Mowi Scotland battling back against severe biological issues

Mowi farm, Loch Hourn

Mowi Scotland continued to be plagued by biological problems during the final quarter of 2023, company figures show today.

Challenges were unusually intense, with a high level of amoebic gill disease (AGD) which the company said was linked to the El Niño cyclical climate phenomenon and all-time high seawater temperatures. Jellyfish had also contributed to gill damage issues.

Freshwater treatment capacity to mitigate against AGD has been increased in the last years, but last year strong and prolonged easterly storms throughout October prevented routine freshwater treatment, causing severe gill damage in combination with high densities of jellyfish.

These environmental challenges had an adverse effect on operating metrics as well as financial performance, Mowi said. It also affected harvest weights and cost, resulting in an operational loss (EBIT) of €1.1m (around £900,000) against a profit of €7m (£5.9m) 12 months earlier. This is despite record Q4 results for the group internationally.

This is the equivalent of a loss of €0.10 per kilo compared with a profit of €0.67 per kilo in Q4 2022. The financial EBIT amounted to €3.3m (£1.97m) against €22.7m (£19.7m) in Q4 2022.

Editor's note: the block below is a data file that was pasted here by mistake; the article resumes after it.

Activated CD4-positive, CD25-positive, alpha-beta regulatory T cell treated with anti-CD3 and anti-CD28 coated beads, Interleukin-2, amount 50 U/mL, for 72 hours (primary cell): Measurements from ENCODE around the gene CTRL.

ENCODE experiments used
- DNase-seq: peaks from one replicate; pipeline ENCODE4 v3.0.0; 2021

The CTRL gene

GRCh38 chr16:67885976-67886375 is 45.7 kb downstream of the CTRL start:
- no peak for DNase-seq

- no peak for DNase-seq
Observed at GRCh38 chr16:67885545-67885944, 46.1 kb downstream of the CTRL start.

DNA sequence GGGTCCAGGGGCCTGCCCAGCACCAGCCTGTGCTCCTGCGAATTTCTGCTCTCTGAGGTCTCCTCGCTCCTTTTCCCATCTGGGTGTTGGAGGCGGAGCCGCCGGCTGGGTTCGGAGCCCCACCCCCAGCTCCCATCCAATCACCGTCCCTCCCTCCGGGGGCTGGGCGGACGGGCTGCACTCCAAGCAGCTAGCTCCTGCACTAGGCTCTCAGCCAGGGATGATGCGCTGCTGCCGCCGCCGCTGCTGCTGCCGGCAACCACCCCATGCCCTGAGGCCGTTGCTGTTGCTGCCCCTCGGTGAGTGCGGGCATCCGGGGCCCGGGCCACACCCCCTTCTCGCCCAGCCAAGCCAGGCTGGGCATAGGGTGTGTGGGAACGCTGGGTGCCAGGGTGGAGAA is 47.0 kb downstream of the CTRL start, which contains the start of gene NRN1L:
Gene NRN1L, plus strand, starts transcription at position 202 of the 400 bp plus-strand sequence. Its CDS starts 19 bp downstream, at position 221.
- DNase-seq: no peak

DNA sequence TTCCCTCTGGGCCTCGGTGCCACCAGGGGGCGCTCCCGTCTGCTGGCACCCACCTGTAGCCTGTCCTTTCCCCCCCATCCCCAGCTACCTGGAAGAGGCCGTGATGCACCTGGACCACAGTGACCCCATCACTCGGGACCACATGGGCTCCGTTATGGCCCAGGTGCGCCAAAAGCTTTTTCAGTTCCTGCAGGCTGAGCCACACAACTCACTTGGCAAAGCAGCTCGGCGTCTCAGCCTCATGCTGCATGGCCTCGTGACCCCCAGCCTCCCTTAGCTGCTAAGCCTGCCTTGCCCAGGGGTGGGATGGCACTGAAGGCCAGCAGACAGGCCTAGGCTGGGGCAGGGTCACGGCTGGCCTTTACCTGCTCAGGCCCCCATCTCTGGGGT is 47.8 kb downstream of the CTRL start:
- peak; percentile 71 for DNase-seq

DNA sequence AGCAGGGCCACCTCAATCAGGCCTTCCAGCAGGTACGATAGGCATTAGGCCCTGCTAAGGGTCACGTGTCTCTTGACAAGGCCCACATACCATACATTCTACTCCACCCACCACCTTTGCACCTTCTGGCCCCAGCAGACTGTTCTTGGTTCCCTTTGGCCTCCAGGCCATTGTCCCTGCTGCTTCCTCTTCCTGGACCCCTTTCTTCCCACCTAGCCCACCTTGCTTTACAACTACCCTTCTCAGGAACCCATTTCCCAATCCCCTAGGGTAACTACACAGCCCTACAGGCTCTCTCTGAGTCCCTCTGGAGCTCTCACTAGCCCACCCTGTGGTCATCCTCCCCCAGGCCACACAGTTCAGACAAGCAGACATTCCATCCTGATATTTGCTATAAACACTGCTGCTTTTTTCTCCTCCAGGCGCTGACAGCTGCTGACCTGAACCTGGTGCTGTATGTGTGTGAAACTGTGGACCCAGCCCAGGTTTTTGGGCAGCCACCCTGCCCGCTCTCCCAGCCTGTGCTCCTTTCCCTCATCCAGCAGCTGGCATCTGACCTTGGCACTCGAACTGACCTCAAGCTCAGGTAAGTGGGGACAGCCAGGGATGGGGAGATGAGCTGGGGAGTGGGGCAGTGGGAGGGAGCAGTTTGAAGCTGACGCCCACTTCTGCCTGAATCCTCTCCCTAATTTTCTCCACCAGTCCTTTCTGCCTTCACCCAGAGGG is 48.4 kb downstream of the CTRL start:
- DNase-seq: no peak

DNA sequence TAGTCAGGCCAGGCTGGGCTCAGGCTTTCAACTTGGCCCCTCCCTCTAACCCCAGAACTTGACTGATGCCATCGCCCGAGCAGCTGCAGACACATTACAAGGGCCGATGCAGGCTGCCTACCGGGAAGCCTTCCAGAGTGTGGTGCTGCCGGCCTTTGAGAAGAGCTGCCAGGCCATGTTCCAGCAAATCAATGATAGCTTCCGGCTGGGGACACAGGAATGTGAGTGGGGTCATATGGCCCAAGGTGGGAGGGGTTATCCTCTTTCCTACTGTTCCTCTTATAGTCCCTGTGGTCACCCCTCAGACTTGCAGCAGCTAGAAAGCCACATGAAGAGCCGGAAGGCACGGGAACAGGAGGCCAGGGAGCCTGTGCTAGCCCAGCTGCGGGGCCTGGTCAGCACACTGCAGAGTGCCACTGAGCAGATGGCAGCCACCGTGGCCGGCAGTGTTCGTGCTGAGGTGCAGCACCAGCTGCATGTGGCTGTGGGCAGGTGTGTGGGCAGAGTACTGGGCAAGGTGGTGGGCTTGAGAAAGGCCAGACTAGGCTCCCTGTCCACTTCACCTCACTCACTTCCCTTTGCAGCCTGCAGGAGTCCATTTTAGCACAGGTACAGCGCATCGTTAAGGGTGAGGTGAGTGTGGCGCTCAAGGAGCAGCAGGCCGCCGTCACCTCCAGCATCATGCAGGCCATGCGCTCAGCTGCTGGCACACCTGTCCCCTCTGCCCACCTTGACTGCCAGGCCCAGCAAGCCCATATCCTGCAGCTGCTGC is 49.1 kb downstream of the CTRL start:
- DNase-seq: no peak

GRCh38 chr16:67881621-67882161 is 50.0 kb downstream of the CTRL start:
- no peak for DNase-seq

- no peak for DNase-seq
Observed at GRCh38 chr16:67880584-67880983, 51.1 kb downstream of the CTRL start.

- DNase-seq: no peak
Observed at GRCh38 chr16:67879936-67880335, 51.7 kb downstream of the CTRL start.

There was better news in terms of the overall price achieved in Scotland, which was 32% above the reference price in the quarter (15% above in 2022).

The contribution from contracts, including contribution from Consumer Products, was positive relative to the reference price in the fourth quarter of both 2023 and 2022.

The contract share was 66% in the quarter (82%). Harvest volume was relatively stable at 10 568 tonnes gutted weight (10 386 tonnes in the comparable quarter).

The year-to-date harvest volume for Mowi Scotland was 54,950 tonnes, up from 48,374 tonnes in 2022 on increased full-year production.

The biological situation improved in December on declining seawater temperatures, with the month being notably cooler than in December the previous year.

Mowi Scotland said the problems call for more robust salmon and a shorter production cycle in sea in order to, amongst other things, avoid a second summer and autumn in sea.

The report added: “With this in mind, Mowi last year acquired the Dawnfresh bankruptcy estate’s Loch Etive trout sites.

“Loch Etive is particularly suitable for post-smolt farming due to its brackish water. In December, Mowi Scotland received the final regulatory approval to convert these trout sites to post-smolt salmon production.

“This will give us a total annual post-smolt production in Scotland of 6.6 million smolt, equivalent to a coverage of 30%. Consequently, Mowi Scotland’s post-smolt project has several benefits compared with a land-based facility, including lower capital expenditure, shorter realisation time and lower running production cost.”

Another important part of Mowi Scotland’s biological turnaround plan is to become self-sufficient for eggs.

After receiving the final permit, Mowi Scotland has started the groundwork for a new bespoke broodstock and egg facility at Ardessie in Northern Scotland.

When complete in 2025, it will provide a secure supply for 100% of Mowi Scotland’s egg requirements.

The report concludes: “Furthermore, Mowi Scotland maintains an active programme to secure new farming locations to support further growth and secured approval for a new site in Kilbrannan Sound with a MAB [maximum allowed biomass] of 2,450 tonnes.”



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